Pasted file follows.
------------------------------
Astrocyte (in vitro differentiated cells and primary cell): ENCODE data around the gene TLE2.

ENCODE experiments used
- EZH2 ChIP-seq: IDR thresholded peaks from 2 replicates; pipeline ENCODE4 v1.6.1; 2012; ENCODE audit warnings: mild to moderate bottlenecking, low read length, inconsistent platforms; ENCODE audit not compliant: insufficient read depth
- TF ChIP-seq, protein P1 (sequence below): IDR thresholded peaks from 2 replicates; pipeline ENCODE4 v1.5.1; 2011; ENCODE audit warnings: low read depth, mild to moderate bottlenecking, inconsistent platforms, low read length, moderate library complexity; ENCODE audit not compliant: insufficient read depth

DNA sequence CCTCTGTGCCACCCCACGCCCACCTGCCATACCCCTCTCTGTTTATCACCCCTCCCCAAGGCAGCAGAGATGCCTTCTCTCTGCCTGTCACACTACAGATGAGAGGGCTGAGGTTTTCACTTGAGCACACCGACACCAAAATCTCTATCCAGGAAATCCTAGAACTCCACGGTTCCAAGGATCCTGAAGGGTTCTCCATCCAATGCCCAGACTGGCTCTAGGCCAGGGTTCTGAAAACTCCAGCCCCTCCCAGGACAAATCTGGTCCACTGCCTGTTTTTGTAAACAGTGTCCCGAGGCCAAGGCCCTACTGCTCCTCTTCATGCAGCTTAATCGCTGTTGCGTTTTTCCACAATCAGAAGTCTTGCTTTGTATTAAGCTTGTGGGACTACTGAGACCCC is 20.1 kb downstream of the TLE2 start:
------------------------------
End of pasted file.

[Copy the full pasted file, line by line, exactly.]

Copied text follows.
Astrocyte (in vitro differentiated cells and primary cell): ENCODE data around the gene TLE2.

ENCODE experiments used
- EZH2 ChIP-seq: IDR thresholded peaks from 2 replicates; pipeline ENCODE4 v1.6.1; 2012; ENCODE audit warnings: mild to moderate bottlenecking, low read length, inconsistent platforms; ENCODE audit not compliant: insufficient read depth
- TF ChIP-seq, protein P1 (sequence below): IDR thresholded peaks from 2 replicates; pipeline ENCODE4 v1.5.1; 2011; ENCODE audit warnings: low read depth, mild to moderate bottlenecking, inconsistent platforms, low read length, moderate library complexity; ENCODE audit not compliant: insufficient read depth

DNA sequence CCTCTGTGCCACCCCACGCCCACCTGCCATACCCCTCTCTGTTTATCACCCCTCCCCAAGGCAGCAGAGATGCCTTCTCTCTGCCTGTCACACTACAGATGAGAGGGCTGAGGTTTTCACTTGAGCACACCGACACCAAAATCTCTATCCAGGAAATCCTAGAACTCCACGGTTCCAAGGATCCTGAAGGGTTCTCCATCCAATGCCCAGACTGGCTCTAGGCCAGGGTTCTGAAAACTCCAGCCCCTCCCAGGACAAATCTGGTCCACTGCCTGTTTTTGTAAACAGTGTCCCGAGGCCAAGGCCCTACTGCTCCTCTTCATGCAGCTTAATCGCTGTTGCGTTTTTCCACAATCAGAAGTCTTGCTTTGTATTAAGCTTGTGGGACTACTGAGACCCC is 20.1 kb downstream of the TLE2 start: